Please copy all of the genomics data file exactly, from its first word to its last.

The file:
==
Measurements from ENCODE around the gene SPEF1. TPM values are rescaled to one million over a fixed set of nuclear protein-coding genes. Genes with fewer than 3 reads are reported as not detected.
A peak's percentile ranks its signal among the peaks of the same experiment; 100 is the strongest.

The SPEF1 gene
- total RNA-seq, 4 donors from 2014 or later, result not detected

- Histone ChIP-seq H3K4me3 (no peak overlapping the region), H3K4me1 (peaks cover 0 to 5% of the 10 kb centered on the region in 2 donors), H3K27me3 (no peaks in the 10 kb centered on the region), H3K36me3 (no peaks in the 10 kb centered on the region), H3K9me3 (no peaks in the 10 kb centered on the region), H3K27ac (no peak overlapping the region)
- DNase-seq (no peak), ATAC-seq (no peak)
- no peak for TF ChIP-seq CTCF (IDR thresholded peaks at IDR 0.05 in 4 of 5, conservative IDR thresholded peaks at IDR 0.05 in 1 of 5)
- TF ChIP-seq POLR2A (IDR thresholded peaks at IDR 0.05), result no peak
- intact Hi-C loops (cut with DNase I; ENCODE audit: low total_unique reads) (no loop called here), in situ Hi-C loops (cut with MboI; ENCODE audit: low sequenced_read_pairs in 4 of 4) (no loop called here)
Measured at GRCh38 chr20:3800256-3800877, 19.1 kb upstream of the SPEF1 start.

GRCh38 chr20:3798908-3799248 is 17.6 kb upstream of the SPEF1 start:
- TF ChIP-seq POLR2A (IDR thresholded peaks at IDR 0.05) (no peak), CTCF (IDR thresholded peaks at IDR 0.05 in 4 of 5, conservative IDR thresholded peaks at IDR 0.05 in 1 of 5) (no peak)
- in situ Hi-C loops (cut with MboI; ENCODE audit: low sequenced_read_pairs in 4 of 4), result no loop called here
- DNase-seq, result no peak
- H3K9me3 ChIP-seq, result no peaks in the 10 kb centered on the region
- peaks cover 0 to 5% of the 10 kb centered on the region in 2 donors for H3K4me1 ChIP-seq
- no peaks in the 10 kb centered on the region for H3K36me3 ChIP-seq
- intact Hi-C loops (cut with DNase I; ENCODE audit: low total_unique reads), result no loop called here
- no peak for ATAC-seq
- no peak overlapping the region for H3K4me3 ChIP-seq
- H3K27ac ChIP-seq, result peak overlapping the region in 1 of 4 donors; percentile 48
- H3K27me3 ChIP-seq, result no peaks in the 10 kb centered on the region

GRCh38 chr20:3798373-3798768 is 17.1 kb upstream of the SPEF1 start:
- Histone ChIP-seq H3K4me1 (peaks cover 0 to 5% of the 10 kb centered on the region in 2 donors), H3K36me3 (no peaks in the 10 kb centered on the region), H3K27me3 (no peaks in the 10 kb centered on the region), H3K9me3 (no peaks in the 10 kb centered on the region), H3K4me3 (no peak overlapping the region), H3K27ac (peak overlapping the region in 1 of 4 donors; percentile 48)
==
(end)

Measurements from ENCODE around the gene SPEF1. TPM values are rescaled to one million over a fixed set of nuclear protein-coding genes. Genes with fewer than 3 reads are reported as not detected.
A peak's percentile ranks its signal among the peaks of the same experiment; 100 is the strongest.

The SPEF1 gene
- total RNA-seq, 4 donors from 2014 or later, result not detected

- Histone ChIP-seq H3K4me3 (no peak overlapping the region), H3K4me1 (peaks cover 0 to 5% of the 10 kb centered on the region in 2 donors), H3K27me3 (no peaks in the 10 kb centered on the region), H3K36me3 (no peaks in the 10 kb centered on the region), H3K9me3 (no peaks in the 10 kb centered on the region), H3K27ac (no peak overlapping the region)
- DNase-seq (no peak), ATAC-seq (no peak)
- no peak for TF ChIP-seq CTCF (IDR thresholded peaks at IDR 0.05 in 4 of 5, conservative IDR thresholded peaks at IDR 0.05 in 1 of 5)
- TF ChIP-seq POLR2A (IDR thresholded peaks at IDR 0.05), result no peak
- intact Hi-C loops (cut with DNase I; ENCODE audit: low total_unique reads) (no loop called here), in situ Hi-C loops (cut with MboI; ENCODE audit: low sequenced_read_pairs in 4 of 4) (no loop called here)
Measured at GRCh38 chr20:3800256-3800877, 19.1 kb upstream of the SPEF1 start.

GRCh38 chr20:3798908-3799248 is 17.6 kb upstream of the SPEF1 start:
- TF ChIP-seq POLR2A (IDR thresholded peaks at IDR 0.05) (no peak), CTCF (IDR thresholded peaks at IDR 0.05 in 4 of 5, conservative IDR thresholded peaks at IDR 0.05 in 1 of 5) (no peak)
- in situ Hi-C loops (cut with MboI; ENCODE audit: low sequenced_read_pairs in 4 of 4), result no loop called here
- DNase-seq, result no peak
- H3K9me3 ChIP-seq, result no peaks in the 10 kb centered on the region
- peaks cover 0 to 5% of the 10 kb centered on the region in 2 donors for H3K4me1 ChIP-seq
- no peaks in the 10 kb centered on the region for H3K36me3 ChIP-seq
- intact Hi-C loops (cut with DNase I; ENCODE audit: low total_unique reads), result no loop called here
- no peak for ATAC-seq
- no peak overlapping the region for H3K4me3 ChIP-seq
- H3K27ac ChIP-seq, result peak overlapping the region in 1 of 4 donors; percentile 48
- H3K27me3 ChIP-seq, result no peaks in the 10 kb centered on the region

GRCh38 chr20:3798373-3798768 is 17.1 kb upstream of the SPEF1 start:
- Histone ChIP-seq H3K4me1 (peaks cover 0 to 5% of the 10 kb centered on the region in 2 donors), H3K36me3 (no peaks in the 10 kb centered on the region), H3K27me3 (no peaks in the 10 kb centered on the region), H3K9me3 (no peaks in the 10 kb centered on the region), H3K4me3 (no peak overlapping the region), H3K27ac (peak overlapping the region in 1 of 4 donors; percentile 48)